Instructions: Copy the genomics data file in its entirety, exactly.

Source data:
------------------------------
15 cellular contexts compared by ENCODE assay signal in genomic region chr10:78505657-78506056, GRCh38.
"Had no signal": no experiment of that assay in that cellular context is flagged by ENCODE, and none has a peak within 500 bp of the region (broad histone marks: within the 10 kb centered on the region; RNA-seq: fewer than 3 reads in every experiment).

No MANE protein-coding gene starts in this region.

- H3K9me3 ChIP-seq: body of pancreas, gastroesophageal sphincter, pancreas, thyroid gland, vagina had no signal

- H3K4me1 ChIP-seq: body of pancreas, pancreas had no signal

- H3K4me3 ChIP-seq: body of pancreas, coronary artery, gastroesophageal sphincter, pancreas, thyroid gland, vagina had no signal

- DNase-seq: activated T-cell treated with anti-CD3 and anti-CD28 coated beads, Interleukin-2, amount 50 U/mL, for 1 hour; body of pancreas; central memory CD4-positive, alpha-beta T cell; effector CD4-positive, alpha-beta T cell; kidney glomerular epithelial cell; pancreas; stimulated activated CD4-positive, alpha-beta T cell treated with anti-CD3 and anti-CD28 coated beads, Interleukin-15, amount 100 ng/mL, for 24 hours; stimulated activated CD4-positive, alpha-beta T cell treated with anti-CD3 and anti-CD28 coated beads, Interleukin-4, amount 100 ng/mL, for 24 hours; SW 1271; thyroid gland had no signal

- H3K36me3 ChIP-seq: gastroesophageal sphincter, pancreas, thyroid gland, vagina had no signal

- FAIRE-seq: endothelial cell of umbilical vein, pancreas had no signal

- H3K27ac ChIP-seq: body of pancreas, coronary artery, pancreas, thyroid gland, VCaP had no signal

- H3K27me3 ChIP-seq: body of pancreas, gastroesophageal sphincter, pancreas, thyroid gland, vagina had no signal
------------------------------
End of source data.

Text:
15 cellular contexts compared by ENCODE assay signal in genomic region chr10:78505657-78506056, GRCh38.
"Had no signal": no experiment of that assay in that cellular context is flagged by ENCODE, and none has a peak within 500 bp of the region (broad histone marks: within the 10 kb centered on the region; RNA-seq: fewer than 3 reads in every experiment).

No MANE protein-coding gene starts in this region.

- H3K9me3 ChIP-seq: body of pancreas, gastroesophageal sphincter, pancreas, thyroid gland, vagina had no signal

- H3K4me1 ChIP-seq: body of pancreas, pancreas had no signal

- H3K4me3 ChIP-seq: body of pancreas, coronary artery, gastroesophageal sphincter, pancreas, thyroid gland, vagina had no signal

- DNase-seq: activated T-cell treated with anti-CD3 and anti-CD28 coated beads, Interleukin-2, amount 50 U/mL, for 1 hour; body of pancreas; central memory CD4-positive, alpha-beta T cell; effector CD4-positive, alpha-beta T cell; kidney glomerular epithelial cell; pancreas; stimulated activated CD4-positive, alpha-beta T cell treated with anti-CD3 and anti-CD28 coated beads, Interleukin-15, amount 100 ng/mL, for 24 hours; stimulated activated CD4-positive, alpha-beta T cell treated with anti-CD3 and anti-CD28 coated beads, Interleukin-4, amount 100 ng/mL, for 24 hours; SW 1271; thyroid gland had no signal

- H3K36me3 ChIP-seq: gastroesophageal sphincter, pancreas, thyroid gland, vagina had no signal

- FAIRE-seq: endothelial cell of umbilical vein, pancreas had no signal

- H3K27ac ChIP-seq: body of pancreas, coronary artery, pancreas, thyroid gland, VCaP had no signal

- H3K27me3 ChIP-seq: body of pancreas, gastroesophageal sphincter, pancreas, thyroid gland, vagina had no signal